(Bloomberg) -- London’s lament over a shrinking equity market has been drowned out — for the moment at least — by the stellar trading debut of personal computer maker Raspberry Pi.

Shares in the British creator of low-cost computers popular among hobbyists and educators soared by as much as 43% Tuesday after a £166 million ($211 million) initial public offering. It’s on track to be the strongest first-day performance in about three years for a company raising at least $100 million in a London listing, according to data compiled by Bloomberg.

The pleasing start for Cambridge, England-based Raspberry Pi brings relief to a market struggling to stop local firms from chasing richer valuations abroad. Activists and foreign suitors alike are trying to lure companies stateside, citing deeper markets in New York, where investors have an established and strong appetite for tech names.

In a painful snub for London, home-grown Arm Holdings Plc, whose chips are used in Raspberry Pi’s products, opted to go public in the US last year. Arm’s investment division took up shares in the listing of Raspberry Pi, founded about 16 years ago.

Investors, meanwhile, are entitled to be wary of new UK listings. CAB Payments Holdings Plc, the last meaningful debut in London has tumbled 62% since its IPO last June. 

Some are hopeful that today’s positive performance is early evidence of a turnaround.

“It shows the UK is open for business to technology flotations and that investors are hungry for companies of any size if they tick the right boxes,” Dan Coatsworth, investment analyst at AJ Bell, said in emailed comments. “There is a widely held view that tech companies only float in the US where they can potentially get a higher valuation. Raspberry Pi is proof that the UK can still compete against the likes of the Nasdaq and attract home-grown champions.”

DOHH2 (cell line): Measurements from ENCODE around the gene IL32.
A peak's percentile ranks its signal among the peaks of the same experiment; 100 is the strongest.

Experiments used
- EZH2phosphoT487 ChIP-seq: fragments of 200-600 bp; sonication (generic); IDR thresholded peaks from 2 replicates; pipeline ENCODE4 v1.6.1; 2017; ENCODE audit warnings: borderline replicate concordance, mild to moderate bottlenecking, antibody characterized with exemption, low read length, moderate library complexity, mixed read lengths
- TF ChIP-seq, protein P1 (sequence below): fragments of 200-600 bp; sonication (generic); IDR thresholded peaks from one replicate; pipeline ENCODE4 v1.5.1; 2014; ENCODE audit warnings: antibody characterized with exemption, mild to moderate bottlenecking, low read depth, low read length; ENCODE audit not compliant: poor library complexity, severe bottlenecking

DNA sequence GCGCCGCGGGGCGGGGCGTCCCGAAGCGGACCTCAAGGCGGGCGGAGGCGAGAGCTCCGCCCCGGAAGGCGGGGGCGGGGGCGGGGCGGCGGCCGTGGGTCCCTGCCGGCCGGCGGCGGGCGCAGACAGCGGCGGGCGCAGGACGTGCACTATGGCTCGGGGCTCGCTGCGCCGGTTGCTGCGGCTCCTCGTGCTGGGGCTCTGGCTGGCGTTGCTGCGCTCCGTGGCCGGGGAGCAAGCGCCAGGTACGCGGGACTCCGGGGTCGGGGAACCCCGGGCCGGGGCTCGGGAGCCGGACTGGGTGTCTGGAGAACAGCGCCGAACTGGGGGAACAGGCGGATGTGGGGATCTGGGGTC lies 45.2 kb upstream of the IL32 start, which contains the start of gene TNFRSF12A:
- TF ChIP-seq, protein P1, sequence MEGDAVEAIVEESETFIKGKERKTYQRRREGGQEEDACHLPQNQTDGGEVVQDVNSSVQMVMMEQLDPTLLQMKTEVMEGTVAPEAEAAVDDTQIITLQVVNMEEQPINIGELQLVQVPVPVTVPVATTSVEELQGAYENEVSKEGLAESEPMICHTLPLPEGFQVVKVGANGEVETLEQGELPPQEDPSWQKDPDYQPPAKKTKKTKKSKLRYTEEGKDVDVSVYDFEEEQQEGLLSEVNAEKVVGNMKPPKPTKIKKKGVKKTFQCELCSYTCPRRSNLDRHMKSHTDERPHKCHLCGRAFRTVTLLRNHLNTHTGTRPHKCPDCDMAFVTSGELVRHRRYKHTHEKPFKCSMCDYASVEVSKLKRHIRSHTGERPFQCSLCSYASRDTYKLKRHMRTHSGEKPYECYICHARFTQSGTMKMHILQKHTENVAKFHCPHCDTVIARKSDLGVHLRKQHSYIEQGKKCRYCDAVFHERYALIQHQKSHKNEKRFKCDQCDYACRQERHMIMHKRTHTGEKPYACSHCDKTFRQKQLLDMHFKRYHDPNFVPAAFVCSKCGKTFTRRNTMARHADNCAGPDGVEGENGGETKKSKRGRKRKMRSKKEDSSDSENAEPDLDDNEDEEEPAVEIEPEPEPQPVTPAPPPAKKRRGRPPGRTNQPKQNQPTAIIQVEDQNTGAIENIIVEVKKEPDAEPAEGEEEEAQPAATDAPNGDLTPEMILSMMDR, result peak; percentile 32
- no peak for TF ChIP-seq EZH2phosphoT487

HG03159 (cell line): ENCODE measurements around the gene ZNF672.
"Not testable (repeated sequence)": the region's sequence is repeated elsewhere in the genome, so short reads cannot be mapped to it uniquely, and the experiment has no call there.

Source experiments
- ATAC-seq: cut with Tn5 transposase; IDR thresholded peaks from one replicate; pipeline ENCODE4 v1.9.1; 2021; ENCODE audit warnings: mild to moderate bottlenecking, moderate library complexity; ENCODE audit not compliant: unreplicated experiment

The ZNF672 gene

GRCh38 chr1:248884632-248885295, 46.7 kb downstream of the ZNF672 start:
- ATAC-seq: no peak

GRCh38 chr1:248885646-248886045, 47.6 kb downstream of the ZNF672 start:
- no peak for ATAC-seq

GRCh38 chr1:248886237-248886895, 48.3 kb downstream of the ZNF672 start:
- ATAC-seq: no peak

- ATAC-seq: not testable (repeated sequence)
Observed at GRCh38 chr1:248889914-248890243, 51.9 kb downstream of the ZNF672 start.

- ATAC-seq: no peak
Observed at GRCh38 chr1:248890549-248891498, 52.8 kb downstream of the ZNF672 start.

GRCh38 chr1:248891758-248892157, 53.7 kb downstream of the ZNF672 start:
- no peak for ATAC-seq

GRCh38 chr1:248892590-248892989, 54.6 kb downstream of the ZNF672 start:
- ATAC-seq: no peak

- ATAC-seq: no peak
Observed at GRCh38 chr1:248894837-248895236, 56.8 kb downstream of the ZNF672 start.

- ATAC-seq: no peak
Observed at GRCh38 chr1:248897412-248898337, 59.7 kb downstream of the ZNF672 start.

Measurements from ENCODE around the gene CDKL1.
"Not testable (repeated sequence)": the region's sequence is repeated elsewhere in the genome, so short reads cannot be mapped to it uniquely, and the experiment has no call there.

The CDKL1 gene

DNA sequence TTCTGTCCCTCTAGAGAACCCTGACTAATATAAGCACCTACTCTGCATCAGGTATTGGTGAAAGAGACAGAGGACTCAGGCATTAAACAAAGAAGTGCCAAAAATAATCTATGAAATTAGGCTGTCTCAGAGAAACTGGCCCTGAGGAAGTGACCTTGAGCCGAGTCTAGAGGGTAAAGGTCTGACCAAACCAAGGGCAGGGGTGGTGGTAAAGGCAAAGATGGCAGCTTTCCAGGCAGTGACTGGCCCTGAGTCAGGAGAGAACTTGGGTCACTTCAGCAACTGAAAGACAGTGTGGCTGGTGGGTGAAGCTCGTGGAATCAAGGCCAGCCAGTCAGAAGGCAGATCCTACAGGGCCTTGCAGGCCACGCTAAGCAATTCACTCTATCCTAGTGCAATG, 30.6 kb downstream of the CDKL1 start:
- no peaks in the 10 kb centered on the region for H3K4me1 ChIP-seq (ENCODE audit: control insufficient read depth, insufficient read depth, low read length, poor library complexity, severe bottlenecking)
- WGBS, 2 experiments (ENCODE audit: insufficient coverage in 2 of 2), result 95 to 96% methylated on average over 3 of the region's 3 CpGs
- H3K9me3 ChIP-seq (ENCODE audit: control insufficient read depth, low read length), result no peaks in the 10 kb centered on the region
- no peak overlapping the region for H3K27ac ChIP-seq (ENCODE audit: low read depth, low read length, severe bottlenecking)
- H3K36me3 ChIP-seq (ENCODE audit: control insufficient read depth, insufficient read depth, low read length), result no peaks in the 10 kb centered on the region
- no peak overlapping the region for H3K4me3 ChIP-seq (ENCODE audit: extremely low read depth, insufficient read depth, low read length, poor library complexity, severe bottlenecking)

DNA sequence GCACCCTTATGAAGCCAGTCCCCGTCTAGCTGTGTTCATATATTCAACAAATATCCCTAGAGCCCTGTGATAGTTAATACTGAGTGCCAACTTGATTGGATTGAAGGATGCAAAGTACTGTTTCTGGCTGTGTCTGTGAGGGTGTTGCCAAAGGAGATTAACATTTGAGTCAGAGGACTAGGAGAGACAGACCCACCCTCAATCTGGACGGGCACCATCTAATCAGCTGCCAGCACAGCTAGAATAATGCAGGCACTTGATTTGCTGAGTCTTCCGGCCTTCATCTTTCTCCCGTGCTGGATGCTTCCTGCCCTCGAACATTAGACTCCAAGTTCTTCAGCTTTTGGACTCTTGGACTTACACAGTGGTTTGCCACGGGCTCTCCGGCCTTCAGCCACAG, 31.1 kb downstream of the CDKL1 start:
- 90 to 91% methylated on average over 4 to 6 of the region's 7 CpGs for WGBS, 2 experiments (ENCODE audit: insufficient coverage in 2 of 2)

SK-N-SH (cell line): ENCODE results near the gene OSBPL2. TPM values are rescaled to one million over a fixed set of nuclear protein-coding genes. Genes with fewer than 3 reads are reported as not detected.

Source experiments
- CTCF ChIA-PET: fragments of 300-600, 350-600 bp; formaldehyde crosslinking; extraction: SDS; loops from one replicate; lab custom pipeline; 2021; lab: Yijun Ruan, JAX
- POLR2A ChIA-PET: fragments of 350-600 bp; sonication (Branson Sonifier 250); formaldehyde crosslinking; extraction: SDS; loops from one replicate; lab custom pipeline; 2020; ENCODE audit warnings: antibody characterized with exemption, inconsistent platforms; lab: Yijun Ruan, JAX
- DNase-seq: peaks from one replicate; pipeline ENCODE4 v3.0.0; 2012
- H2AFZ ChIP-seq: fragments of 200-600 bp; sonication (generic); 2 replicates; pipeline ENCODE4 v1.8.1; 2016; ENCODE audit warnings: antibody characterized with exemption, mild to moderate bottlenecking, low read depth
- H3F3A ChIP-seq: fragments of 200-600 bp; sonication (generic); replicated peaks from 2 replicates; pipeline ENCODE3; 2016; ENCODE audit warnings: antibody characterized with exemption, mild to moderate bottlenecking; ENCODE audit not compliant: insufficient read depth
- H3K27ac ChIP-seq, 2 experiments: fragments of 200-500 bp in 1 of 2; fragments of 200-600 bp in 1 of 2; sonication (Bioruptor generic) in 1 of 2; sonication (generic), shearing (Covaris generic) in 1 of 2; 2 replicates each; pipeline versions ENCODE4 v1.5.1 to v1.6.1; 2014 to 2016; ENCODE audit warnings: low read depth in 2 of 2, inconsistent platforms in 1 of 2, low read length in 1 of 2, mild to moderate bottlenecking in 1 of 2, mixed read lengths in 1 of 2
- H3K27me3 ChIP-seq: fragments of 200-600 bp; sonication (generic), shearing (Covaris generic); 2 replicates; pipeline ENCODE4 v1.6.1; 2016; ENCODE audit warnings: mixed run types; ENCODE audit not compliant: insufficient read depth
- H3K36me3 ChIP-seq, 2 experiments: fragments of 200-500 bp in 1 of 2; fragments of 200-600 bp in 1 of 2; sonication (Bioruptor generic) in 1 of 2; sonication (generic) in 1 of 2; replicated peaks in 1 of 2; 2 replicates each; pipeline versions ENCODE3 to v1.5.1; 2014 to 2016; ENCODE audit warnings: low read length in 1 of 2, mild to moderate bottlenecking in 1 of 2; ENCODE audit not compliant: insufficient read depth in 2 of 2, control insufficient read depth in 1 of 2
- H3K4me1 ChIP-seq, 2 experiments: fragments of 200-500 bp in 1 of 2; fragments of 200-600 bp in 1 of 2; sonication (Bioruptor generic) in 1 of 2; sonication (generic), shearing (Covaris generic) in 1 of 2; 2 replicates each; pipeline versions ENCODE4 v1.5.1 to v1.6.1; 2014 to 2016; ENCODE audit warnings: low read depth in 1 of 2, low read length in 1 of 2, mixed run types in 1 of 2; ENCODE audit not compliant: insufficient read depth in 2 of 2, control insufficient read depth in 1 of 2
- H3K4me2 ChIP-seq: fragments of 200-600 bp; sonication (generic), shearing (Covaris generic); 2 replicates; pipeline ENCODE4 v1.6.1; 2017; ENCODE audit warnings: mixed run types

Any news on the London listings front is attracting out-sized attention from banks and the UK government alike, after the City’s share of the broader European IPO market plunged to the lowest level in decades.

Walgreens Boots Alliance Inc. has shelved plans for a potential first-time share sale of its British drugstore chain Boots, dashing hopes for a blockbuster London listing, Bloomberg News reported last week. 

More optimistically, online fashion retailer Shein is planning a mega London listing with an estimated valuation of £50 billion, which would be big enough to soothe worries over the UK IPO market for a while. 

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